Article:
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It was common knowledge that Hamilton liked the ladies. Mrs. Washington commented on it in a letter to Washington during the war. As the article stated, he was forced to reveal the affair because his ethics at work were called into question. Blackmail is a nasty business, and in revealing the affair, he prevented its use to compromise his work. He behaved stupidly, but broke no laws. It is also common knowledge that Jefferson and Franklin liked the ladies too.

What is important about Hamilton is his work, and how, in his "Report on Manufactures," he presented the economic plan that made America a major industrial power. He provided the model for economic development that many nations have followed, and should still be following. We would not have been the arsenal of democracy through two world wars without his work. His good work as an advocate for the Constitution is well known and important, but that was a collaborative venture. The "Report on Manufactures" was his alone, and his genius gave us the industrial base that made us a world power. He is so important, that I believe we should have a national holiday on his birthday. Hamiton gave us power and prosperity!

Pervis J. Casey

Riverside, CA

Mar 20 2008 - 1:08pm

Web Letter

Robert Hendrickson's 1982 biography of Alexander Hamilton provides an interesting theory about the Reynolds Affair. Hendrickson tells how Hamilton's college roommate, Robert Troup, wrote him a letter warning that Jefferson and Madison were in New York City, engaged in a "passionate courtship" of Aaron Burr. Shortly thereafter, Burr came to Philadelphia, where Hamilton was serving as Treasury Secretary, and Mrs. Reynolds came to Hamilton. Mr. Reynolds had been Burr's client, Hendrickson explains, and Burr later served as her divorce attorney. Hendrickson thinks that Jefferson and Madison urged Burr to destroy Hamilton's career and that Burr, a notorious womanizer, hatched the plot of sending the beautiful Maria Reynolds to seduce Hamilton. Burr was one of the three members of Congress who first came to Hamilton to voice suspicions about speculation in the Treasury Department. Hendrickson thinks that Hamilton suspected that Burr was behind the Mrs. Reynolds business and that's why he always spoke so harshly of Burr. Jefferson later claimed, suspiciously, never to have met Burr before he came to Philly.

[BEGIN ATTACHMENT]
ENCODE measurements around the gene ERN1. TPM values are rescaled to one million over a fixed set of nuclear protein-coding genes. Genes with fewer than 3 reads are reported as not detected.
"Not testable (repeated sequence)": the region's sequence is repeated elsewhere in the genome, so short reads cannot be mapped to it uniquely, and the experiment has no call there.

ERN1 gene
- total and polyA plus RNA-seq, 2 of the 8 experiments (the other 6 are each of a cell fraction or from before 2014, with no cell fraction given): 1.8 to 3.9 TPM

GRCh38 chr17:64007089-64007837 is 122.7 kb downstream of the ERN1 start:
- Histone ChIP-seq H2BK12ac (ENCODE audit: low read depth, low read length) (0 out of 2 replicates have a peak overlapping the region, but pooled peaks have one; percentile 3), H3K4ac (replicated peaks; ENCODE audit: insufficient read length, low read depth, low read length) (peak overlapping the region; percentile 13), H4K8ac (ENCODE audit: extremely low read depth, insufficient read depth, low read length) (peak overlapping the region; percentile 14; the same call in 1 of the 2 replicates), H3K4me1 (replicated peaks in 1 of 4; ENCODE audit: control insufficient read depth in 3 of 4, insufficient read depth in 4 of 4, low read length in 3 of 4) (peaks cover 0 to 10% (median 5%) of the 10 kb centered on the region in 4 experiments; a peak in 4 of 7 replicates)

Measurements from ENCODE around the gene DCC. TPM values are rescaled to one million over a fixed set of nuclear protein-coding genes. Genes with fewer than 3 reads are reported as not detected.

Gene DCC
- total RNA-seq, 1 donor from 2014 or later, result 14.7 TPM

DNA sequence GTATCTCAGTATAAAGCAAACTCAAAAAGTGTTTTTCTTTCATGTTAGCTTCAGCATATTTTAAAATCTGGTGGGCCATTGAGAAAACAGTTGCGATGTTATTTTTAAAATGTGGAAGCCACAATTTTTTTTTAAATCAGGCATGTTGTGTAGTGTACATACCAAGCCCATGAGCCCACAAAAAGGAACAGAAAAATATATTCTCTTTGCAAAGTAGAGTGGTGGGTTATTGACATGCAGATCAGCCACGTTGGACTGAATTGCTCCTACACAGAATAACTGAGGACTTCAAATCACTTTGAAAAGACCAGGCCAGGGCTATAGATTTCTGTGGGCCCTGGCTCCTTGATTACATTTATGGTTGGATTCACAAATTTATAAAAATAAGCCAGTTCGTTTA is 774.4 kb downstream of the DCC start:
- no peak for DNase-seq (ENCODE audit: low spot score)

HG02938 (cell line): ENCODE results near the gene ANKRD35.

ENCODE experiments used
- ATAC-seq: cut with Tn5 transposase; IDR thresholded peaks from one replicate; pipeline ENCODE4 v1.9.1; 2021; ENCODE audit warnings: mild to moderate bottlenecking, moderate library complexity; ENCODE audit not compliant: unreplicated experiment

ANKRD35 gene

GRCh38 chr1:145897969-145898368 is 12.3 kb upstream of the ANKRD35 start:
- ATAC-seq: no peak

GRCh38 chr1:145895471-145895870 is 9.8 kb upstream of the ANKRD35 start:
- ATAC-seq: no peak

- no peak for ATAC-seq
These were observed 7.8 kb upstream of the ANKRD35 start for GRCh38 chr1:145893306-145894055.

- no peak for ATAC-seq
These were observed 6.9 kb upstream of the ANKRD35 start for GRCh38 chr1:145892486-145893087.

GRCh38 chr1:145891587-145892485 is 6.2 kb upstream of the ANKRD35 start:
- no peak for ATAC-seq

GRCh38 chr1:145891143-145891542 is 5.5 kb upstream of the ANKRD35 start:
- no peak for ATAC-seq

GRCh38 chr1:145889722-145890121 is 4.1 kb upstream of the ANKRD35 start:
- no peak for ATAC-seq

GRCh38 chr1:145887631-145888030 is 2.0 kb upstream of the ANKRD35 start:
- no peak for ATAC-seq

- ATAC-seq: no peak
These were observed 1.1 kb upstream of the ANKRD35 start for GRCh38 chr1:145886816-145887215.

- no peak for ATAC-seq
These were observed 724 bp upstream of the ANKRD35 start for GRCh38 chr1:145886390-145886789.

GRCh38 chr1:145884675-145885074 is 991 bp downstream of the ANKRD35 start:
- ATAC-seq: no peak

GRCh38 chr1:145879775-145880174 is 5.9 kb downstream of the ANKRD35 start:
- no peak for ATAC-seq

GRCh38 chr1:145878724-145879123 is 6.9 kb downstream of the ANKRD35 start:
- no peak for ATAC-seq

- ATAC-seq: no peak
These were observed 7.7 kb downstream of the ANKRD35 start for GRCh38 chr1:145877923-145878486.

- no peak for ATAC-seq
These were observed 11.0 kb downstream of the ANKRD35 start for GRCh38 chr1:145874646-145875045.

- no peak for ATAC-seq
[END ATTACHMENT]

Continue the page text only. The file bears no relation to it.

In order to pay the blackmail to Mr. Reynolds, Hamilton had to borrow money (over $1000) from friends. The revelations of the Reynolds Pamphlet did severe damage to Hamilton's career. When he resigned his post as Treasury Secretary, he insisted that Congress do a full investigation into his service. They did, and he was declared blameless of any malfeasance. Having given up a lucrative law practice for government service, Hamilton had hoped for some gratitude from his country. Instead, he found himself fighting for his good name.

Carol V. Hamilton

Pittsburgh, PA

Mar 18 2008 - 4:32pm

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